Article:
The Thermic Effect of Food: What It Is & Why It Matters (A Lot)Feb 19, 2020
Is the thermic effect real? Yes. Yes, it is.
"A calorie is a calorie is a calorie," they say - it doesn't matter whether you eat a 200 calorie Snickers bar or 200 calories worth of chicken breast, they will have the same effect on your body...right? 🤔
Hmmm, I think we all somewhat agree the above statement has its flaws…
But do we actually understand why?
In this 4-part series, I’m going to ‘debunk’ why a calorie is not in fact a calorie when it comes to how we actually process them as humans.
But, before we dive in… let’s quickly define what a calorie actually is.
What Is a calorie?
Before we get into the thermogenic effect of food, let's get on the same page about calories.
The concept of the caloric content of foods was developed by Wilbur Atwater in the late 1800s. The Atwater System includes putting different foods in a device called a bomb calorimeter and burning them to see how much heat they give off. This process gave us the calorie values for each macronutrient that we use today:
- 1 gram of Protein = 4 calories
- 1 gram of Carbohydrate = 4 calories
- 1 gram of Fat = 9 calories
- 1 gram of Alcohol = 7 calories
1 Calorie is equivalent to 1 kilocalorie. The capital C in ‘Calories’ denotes kcal on food labels. In the states, Calories and kilocalories are generally used interchangeably to mean the same thing.
Basically, a calorie is just a unit of measurement. It allows us to measure energy, both in what we consume through food and beverages, as well as what we expend through daily activities. This is also referred to as ‘energy balance’.
So technically, it is true that all calories have the same amount of energy. One dietary calorie contains 4,184 Joules of energy. So in that sense, yes, a calorie is a calorie. BUT, when it comes to how your body actually processes these calories, it’s not that simple…
So let’s dive into the first reason why all calories are NOT equal.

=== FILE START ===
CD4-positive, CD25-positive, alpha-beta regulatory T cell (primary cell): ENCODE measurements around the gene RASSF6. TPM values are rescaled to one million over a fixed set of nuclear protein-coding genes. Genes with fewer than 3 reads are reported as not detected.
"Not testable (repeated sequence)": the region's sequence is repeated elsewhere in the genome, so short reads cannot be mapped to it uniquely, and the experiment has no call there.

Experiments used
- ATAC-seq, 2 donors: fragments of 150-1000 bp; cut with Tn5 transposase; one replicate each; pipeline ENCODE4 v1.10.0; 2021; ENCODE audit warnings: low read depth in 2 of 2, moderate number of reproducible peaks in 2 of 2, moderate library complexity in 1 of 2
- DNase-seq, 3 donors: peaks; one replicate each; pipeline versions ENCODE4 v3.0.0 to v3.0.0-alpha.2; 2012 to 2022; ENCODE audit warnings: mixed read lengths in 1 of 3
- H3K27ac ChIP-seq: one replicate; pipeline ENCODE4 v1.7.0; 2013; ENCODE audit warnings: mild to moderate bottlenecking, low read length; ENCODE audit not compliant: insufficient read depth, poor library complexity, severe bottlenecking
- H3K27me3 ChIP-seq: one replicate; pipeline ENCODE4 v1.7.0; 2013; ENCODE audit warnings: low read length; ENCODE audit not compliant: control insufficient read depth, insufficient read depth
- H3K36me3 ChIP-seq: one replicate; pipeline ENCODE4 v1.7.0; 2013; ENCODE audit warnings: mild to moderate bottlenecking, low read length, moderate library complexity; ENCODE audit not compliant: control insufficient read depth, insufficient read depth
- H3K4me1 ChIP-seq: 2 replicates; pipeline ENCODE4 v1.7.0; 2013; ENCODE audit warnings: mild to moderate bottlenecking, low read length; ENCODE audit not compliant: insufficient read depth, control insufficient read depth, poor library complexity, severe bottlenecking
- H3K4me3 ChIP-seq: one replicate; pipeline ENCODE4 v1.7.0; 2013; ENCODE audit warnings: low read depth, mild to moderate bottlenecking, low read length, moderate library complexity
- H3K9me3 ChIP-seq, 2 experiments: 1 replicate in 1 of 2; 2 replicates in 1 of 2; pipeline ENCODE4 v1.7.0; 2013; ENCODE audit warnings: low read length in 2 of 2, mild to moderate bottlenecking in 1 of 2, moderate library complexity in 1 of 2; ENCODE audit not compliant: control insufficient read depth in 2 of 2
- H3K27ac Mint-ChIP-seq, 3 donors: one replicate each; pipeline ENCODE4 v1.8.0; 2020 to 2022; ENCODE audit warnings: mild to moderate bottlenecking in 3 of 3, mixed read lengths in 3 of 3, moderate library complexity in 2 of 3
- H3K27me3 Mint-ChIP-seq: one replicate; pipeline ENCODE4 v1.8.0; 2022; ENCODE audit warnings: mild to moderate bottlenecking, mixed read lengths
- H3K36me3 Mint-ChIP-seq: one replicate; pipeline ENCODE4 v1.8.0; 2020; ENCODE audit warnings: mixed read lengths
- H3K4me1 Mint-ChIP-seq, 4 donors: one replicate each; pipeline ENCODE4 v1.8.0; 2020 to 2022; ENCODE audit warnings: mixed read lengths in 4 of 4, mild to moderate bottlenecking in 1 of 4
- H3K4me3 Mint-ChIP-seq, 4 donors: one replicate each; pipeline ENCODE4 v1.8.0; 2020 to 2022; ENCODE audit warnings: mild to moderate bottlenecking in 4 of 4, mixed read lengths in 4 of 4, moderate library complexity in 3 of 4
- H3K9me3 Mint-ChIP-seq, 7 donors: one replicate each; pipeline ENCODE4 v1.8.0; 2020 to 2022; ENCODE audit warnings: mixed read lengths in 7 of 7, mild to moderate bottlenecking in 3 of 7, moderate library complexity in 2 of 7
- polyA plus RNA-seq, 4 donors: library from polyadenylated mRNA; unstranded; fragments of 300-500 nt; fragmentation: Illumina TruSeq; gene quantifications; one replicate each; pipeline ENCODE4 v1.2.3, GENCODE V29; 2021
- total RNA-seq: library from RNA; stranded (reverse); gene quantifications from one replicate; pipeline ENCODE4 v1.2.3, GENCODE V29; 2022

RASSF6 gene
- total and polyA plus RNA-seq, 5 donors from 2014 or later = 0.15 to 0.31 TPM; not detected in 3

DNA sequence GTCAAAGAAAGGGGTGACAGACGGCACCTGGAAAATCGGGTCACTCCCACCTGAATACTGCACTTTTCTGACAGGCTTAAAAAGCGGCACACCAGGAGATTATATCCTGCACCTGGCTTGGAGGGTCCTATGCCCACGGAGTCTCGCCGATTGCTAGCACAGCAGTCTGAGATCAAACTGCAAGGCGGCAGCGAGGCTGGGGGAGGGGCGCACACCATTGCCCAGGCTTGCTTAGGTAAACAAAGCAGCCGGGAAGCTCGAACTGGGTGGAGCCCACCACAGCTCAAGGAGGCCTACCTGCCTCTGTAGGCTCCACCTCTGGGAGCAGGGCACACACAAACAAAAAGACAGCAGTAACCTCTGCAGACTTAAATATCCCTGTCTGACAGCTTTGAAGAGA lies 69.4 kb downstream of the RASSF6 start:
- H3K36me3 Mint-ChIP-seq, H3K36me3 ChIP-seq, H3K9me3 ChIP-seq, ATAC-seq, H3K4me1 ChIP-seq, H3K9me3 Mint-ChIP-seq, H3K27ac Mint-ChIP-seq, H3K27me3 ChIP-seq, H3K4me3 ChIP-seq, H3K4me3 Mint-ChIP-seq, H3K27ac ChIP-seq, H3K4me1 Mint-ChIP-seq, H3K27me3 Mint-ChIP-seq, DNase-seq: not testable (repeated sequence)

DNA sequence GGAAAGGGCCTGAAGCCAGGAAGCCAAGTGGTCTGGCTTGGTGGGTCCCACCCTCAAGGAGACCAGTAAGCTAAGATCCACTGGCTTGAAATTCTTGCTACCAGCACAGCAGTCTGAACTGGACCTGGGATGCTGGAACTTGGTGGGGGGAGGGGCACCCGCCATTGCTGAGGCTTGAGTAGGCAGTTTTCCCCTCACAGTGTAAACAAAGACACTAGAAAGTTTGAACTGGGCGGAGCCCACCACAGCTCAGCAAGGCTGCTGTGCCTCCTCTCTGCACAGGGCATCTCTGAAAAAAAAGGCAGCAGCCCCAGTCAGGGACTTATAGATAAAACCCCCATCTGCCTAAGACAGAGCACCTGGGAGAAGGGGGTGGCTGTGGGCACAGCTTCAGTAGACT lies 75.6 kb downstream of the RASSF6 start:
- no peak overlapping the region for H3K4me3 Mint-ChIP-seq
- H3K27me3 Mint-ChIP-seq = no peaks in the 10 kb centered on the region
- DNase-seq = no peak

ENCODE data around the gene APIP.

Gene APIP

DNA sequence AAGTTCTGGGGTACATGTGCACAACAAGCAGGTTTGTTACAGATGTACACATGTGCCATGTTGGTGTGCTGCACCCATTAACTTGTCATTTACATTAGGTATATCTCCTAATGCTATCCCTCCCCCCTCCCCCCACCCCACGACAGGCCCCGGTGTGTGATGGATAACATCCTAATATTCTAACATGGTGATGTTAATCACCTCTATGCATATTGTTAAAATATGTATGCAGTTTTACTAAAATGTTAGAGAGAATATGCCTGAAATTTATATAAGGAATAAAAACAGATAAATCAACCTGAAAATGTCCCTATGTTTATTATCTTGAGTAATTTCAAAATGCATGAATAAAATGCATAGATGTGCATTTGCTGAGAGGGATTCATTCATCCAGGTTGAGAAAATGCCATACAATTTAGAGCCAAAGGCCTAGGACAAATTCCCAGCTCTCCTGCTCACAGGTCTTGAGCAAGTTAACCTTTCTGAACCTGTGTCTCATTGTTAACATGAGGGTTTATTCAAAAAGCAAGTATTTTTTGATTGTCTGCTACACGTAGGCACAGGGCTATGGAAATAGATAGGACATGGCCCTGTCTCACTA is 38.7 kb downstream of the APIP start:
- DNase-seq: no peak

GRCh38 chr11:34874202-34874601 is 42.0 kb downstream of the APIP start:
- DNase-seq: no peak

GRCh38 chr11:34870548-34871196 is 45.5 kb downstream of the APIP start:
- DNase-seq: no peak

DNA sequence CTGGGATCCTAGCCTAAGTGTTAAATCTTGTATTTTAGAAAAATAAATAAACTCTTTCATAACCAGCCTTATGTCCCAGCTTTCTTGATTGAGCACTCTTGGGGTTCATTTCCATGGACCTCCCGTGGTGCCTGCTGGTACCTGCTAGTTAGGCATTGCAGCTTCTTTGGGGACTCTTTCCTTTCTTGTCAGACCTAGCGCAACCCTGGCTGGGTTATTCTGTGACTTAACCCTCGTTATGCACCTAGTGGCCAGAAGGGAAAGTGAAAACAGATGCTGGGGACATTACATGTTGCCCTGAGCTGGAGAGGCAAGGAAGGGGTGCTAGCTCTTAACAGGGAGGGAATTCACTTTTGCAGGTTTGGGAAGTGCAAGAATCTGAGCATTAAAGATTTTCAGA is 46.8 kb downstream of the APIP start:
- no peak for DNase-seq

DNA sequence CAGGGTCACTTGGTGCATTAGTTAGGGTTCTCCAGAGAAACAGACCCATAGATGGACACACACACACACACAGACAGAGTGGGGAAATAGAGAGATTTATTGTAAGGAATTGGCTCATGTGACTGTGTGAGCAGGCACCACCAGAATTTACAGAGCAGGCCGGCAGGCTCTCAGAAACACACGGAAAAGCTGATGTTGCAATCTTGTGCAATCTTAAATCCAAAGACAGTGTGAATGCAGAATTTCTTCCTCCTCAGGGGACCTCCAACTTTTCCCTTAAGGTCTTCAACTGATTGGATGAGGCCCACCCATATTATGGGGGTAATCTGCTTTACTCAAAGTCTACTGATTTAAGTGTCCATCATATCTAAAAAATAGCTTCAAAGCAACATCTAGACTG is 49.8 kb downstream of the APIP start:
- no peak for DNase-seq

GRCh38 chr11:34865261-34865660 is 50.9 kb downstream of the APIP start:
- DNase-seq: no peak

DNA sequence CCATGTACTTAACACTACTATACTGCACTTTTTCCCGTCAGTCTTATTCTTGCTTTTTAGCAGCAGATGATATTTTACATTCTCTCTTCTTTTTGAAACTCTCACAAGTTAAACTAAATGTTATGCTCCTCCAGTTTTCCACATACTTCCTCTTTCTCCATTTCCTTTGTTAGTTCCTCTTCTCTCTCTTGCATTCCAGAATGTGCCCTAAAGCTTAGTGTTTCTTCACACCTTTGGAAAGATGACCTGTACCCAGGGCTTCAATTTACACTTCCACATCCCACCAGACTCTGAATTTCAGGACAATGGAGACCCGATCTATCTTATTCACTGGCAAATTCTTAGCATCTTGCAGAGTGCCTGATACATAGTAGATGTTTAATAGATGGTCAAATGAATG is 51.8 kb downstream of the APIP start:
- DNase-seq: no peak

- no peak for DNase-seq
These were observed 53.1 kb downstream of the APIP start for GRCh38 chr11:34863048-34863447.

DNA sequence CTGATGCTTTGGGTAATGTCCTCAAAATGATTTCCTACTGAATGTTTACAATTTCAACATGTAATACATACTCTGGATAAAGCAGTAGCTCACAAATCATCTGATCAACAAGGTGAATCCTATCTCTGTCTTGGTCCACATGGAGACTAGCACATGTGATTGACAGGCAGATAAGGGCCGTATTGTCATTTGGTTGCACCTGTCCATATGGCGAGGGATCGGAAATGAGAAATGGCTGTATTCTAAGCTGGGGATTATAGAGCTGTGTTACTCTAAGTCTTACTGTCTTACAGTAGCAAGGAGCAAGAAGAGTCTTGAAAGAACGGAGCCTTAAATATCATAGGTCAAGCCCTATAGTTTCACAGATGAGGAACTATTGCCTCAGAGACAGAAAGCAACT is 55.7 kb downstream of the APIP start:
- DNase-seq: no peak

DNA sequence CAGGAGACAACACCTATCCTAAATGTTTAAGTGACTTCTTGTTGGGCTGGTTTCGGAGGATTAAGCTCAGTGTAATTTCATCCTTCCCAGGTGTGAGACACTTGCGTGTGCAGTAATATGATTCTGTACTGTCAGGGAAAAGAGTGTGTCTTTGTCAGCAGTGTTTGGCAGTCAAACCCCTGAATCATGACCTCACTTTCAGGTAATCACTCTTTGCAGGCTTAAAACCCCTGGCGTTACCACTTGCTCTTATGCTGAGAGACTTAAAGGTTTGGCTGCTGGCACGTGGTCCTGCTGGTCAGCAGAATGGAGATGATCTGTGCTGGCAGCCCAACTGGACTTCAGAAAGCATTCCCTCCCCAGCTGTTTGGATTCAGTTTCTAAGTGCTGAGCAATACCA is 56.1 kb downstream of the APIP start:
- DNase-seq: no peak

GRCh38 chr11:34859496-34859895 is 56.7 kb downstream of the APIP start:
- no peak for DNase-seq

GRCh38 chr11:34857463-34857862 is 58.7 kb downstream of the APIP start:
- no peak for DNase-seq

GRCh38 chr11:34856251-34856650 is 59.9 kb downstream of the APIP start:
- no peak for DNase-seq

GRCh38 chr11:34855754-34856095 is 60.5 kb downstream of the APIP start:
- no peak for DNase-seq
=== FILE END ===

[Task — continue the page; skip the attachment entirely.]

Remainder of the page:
What Is The Thermic Effect of Food? (Definition)
By definition, the thermic effect of food (TEF) is a measure of how much different foods increase energy expenditure, due to the energy required to digest, absorb, and metabolize the nutrients within that food.
We know that in general, food is made up of three main components -- carbohydrates, fats, and proteins -- also referred to as ‘macronutrients.’ Each macronutrient goes through a different metabolic process in your body in order to be broken down and used for energy.
Some of these metabolic processes are more efficient than others. The more efficient a process is at breaking down the food, the more of the food’s energy is used (or stored). The less efficient, the more energy (calories) are lost as heat.
Higher Thermogenic Effects of Food → More Fat Loss
So basically, the higher the thermogenic effect of food → the less efficient the process → the more energy it takes to metabolize that food → the more heat is generated (or ‘calories are burned’) in the process.
If your goal is fat loss, this is a good thing!
Here is the breakdown of the TEF for each macronutrient:
- Fat: 0–3%
- Carbs: 5–10%
- Protein: 20–30%
Protein Thermic Effect of Food
As you can see, protein has a much higher TEF than fats and carbs. Therefore, protein requires much more energy to metabolize than fats and carbs. [*]